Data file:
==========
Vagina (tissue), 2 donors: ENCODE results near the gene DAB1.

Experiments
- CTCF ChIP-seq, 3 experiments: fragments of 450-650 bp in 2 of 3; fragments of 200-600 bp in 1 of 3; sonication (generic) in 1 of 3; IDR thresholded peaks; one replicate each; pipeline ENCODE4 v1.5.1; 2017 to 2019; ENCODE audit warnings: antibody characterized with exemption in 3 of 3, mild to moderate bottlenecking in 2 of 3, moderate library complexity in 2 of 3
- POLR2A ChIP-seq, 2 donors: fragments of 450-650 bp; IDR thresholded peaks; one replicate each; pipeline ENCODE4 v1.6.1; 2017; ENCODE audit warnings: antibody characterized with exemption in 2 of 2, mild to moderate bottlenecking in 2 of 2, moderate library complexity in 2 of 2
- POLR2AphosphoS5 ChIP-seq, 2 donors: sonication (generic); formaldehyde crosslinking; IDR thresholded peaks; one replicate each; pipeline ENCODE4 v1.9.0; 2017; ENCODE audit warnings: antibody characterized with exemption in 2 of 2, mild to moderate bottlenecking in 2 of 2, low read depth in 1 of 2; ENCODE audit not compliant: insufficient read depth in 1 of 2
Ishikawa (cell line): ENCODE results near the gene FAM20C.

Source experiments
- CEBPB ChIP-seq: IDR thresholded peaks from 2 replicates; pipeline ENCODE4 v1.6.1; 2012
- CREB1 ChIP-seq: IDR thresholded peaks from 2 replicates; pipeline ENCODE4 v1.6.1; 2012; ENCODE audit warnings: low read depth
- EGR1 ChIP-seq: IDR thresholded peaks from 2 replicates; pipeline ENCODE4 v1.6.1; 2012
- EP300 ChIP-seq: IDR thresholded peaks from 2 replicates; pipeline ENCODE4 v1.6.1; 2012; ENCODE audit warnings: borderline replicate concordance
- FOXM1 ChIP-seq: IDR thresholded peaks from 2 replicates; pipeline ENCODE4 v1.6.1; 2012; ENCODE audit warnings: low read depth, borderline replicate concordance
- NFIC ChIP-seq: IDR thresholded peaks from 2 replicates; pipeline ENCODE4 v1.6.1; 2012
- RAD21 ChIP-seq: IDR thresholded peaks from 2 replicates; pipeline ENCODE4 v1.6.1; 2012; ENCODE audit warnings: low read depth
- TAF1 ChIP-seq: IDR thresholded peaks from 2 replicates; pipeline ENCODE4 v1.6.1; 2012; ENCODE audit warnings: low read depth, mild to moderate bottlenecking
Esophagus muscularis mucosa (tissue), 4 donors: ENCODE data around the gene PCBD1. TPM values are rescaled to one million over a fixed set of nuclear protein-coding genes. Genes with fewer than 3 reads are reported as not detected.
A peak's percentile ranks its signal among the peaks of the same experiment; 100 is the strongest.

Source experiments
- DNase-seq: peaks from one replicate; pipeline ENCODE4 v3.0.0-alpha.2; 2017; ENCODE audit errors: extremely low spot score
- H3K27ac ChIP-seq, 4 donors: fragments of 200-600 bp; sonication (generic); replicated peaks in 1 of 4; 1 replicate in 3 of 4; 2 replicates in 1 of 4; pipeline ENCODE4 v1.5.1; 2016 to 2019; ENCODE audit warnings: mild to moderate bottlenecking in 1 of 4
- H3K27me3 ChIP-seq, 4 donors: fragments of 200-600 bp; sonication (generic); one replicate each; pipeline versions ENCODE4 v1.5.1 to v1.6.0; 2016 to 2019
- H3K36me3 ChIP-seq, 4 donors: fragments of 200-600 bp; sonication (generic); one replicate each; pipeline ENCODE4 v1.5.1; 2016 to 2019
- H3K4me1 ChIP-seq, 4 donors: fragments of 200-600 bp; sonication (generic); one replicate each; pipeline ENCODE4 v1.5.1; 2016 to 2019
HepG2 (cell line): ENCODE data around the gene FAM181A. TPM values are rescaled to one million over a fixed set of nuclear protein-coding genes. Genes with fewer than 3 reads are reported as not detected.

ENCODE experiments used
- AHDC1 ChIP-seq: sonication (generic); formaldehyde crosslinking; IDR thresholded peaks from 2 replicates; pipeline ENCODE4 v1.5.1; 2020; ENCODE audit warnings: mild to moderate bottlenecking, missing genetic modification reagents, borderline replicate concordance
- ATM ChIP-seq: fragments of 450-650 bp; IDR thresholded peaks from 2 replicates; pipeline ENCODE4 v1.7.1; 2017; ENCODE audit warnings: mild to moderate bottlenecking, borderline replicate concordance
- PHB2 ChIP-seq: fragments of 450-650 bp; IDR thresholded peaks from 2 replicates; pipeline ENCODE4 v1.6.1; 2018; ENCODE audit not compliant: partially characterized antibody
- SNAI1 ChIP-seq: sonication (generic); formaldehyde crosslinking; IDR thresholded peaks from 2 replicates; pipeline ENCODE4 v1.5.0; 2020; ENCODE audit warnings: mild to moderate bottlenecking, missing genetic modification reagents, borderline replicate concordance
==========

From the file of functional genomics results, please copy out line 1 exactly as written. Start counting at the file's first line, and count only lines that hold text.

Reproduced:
Vagina (tissue), 2 donors: ENCODE results near the gene DAB1.